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22 February 2011Subscribe to our news feed

Norwegian study shows supplementary testosterone reduces fat and improves hip bone density in elderly men with low Testosterone levels

Image: Pelvic X-ay image

In 2008 the International Journal of Impotence Research published a Norwegian study that examined whether lower than normal levels of the hormone testosterone in elderly men (average age 69) were linked to a reduced quality of life and physical and mental health. Researchers also studied whether treatment with supplementary testosterone could improve these conditions.

Key Findings

Researchers initially compared a group of elderly men with normal testosterone levels with another group with similar characteristics but lower than normal levels of testosterone. They found that in the low testosterone group men typically had higher weight, waist circumference and body fat. They also found that whilst muscle strength was similar between the two groups, the men with normal levels of testosterone performed significantly better in two out of three special muscle functioning tests. Bone Mineral Density measured at two places in the body (the lumbar spine and hip) showed no significant difference between the two groups. They also found that the metabolic profile of elderly men with low testosterone was not as good as elderly men with normal levels of testosterone.

Men in the low testosterone group reported less satisfactory overall quality of life scores compared with the normal testosterone group even though their scores for sexual health were not significantly different. Elderly men with normal testosterone levels also reported being less depressed than the low testosterone group. However, each group was generally about as healthy as each other.

Men with low testosterone were then randomly divided into two groups and treated either with supplementary testosterone or with a placebo that appeared similar to the testosterone injection.

After one year of treatment researchers found:

  • Testosterone (T) had increased significantly in the low testosterone group
  • Weight, Body Mass Index and waist circumference did not change very much as a result of testosterone treatment. However,other fat measures did improve significantly compared with the placebo group by the end of the study:
  • BMD in the hip increased significantly in the group treated with testosterone and there was a significant difference between the two groups at the end of the study
  • Testosterone treatment did not increase handgrip strength or strength in the knee, but in the placebo group handgrip strength was reduced such that at the end of the study there were significant differences between the groups. This suggests that testosterone can maintain handgrip strength that would otherwise have declined in elderly men
  • There was was no significant difference in the quality of life scores between the groups at the end of the study.

Source: Testosterone treatment in elderly men with subnormal testosterone levels improves body composition and BMD in the hip. J Svartberg, I Agledahl, Y Figenschau, T Sildnes, K Waterloo and R Jorde. International Journal of Impotence Research. 2008:20;378–387.

Background information

Testosterone is an essential male hormone, produced in the testes, which helps to keep our minds and bodies functioning properly. In particular, testosterone enables a man to have erections and experience sexual desire (libido). It also helps to maintain:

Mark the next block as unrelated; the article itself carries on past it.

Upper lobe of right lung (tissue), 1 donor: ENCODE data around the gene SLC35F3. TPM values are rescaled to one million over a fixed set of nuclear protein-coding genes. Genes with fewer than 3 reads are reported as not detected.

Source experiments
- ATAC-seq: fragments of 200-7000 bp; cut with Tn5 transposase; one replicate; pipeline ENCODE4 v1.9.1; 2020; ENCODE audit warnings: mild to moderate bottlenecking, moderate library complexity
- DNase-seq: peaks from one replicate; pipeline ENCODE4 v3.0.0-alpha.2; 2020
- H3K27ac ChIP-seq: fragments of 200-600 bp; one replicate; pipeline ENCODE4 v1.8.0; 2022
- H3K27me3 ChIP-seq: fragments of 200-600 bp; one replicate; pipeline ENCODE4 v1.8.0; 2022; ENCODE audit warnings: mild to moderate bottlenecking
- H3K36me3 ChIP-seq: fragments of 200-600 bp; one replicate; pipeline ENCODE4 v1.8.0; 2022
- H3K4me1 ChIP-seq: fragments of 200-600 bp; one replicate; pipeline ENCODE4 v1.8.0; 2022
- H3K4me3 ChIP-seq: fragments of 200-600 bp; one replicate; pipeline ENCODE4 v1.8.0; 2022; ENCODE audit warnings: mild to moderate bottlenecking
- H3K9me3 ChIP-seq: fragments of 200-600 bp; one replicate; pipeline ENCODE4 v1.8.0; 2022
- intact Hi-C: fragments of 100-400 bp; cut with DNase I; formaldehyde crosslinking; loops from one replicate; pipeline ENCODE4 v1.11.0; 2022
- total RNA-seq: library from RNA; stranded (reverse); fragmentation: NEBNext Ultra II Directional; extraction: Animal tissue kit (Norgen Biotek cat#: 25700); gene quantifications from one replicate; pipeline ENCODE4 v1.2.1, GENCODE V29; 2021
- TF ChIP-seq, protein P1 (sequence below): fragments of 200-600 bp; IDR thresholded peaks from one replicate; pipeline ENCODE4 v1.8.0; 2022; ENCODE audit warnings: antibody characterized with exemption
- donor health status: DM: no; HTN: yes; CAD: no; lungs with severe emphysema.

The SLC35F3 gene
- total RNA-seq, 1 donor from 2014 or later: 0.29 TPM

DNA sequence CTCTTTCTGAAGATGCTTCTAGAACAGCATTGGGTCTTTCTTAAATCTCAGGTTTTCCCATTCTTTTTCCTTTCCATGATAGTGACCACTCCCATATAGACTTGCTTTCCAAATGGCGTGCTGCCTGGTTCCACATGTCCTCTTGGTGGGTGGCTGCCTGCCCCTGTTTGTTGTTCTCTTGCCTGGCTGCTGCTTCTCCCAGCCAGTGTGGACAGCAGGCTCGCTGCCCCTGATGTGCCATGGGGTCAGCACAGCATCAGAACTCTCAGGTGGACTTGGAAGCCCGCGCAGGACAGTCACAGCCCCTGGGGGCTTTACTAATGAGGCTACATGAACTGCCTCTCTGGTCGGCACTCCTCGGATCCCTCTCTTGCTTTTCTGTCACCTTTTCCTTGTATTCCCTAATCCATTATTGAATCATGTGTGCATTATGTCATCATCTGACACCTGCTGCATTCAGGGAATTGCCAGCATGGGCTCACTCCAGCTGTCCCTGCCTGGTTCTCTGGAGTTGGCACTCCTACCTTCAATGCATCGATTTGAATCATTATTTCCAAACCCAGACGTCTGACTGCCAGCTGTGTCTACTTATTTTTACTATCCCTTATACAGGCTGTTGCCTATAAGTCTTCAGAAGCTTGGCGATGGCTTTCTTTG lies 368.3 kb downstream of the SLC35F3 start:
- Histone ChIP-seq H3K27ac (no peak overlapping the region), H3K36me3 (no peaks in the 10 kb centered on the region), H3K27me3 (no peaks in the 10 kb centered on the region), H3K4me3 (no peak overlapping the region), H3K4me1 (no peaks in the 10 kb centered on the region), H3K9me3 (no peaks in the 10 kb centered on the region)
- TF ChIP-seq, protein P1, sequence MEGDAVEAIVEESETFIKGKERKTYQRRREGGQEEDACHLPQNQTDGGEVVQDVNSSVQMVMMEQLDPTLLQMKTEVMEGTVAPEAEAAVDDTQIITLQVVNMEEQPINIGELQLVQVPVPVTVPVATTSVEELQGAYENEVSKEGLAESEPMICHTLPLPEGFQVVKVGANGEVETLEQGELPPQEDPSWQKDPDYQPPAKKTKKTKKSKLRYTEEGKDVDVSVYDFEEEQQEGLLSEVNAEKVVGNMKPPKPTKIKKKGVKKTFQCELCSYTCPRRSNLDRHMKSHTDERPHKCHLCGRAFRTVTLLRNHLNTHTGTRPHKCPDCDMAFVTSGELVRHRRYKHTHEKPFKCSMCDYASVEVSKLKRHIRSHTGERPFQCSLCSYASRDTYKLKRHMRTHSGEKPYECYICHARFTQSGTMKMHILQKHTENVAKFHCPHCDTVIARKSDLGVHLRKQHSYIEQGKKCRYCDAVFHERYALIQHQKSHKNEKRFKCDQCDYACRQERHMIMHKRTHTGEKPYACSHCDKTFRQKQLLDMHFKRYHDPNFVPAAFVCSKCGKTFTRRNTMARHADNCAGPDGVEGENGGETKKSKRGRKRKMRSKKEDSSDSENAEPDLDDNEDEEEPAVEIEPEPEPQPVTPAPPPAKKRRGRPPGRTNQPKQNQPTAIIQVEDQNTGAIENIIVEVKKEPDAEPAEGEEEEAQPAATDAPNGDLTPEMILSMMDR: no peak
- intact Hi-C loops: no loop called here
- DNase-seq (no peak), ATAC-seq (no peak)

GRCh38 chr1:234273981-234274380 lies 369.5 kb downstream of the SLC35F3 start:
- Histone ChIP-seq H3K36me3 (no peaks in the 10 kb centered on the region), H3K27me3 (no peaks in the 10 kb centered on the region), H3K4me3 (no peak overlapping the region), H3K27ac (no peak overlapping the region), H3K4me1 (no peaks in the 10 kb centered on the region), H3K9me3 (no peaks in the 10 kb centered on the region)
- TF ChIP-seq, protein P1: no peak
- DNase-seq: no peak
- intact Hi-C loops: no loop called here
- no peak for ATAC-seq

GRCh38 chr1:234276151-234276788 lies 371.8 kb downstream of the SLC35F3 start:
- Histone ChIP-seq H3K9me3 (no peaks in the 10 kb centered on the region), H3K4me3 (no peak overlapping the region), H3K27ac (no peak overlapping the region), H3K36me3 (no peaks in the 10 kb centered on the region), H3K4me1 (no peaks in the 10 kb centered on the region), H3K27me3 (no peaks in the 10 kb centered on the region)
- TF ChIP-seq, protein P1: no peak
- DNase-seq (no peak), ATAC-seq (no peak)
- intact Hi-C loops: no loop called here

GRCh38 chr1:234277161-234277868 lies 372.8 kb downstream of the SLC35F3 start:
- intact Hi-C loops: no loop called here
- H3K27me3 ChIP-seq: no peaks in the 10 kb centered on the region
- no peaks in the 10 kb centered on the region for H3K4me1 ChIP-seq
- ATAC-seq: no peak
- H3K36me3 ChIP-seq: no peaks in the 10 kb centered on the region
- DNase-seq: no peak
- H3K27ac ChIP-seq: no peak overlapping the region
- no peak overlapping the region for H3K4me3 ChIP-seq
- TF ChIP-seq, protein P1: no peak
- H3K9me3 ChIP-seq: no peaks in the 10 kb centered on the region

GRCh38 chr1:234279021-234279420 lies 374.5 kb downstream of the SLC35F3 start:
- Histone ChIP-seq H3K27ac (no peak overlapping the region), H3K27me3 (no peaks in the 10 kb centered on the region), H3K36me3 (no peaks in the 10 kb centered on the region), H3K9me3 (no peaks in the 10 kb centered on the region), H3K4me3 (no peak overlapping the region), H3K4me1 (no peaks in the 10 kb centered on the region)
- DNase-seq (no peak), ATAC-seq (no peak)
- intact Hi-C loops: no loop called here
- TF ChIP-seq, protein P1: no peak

• Muscle strength and function
  • Healthy bones
  • Positive mood
  • Physical energy

Men with low testosterone are at increased risk of:

  • Cardiovascular disease
  • Diabetes and metabolic syndrome (see below)
  • Osteoporosis

Restoring testosterone levels in men (with lower testosterone levels than normal) can potentially lead to some beneficial effects. In this study of elderly men it improved bone mineral density (BMD) and so reduced the risk of osteoporosis, maintained handgrip strength, and improved fat levels.

Bone Mineral Density (BMD)
This is a measure of the strength of a bone and its ability to bear weight. Low BMD may suggest that someone has osteoporosis and has an increased risk of potentially debilitating bone fracture of the hip and spine.

Metabolic profile and Metabolic Syndrome
A metabolic profile (or panel) is a group of chemical tests performed on blood serum (the part of the blood that contains no cells); the tests provide information about your metabolism (ie the physical and chemical processes of the body). From these tests doctors can check blood sugar, calcium and cholesterol levels.

Metabolic syndrome (MetS) is a group of conditions linked to being overweight or obese: three or more of these conditions together is sufficient for a diagnosis of MetS. These conditions or characteristics are:

  • A large waistline
  • A higher than normal fat level in the blood – the so-called 'triglyceride level'
  • A lower than normal HDL ('good') cholesterol level
  • Higher than normal blood pressure
  • Higher than normal blood sugar

People with Metabolic syndrome are at greater risk of heart disease and diabetes. It is also associated with poor sexual and personal well-being.

Body Mass Index (BMI)
BMI is one type of body fat measurement based on an adult’s height and weight. Whilst widely used as a guide to general wellbeing/health it does not take muscle mass into account: an increase in BMI due to an increase in muscle mass may be a positive health indicator.

Free Fat Mass (FFM)
This is a measure of a person’s body weight/mass that is devoid of fat. An increase in FFM may be an indicator of improved health and wellbeing.

Fat Mass
This, on the other hand, measures a person’s body fat (rather than muscle).

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Last updated: 2019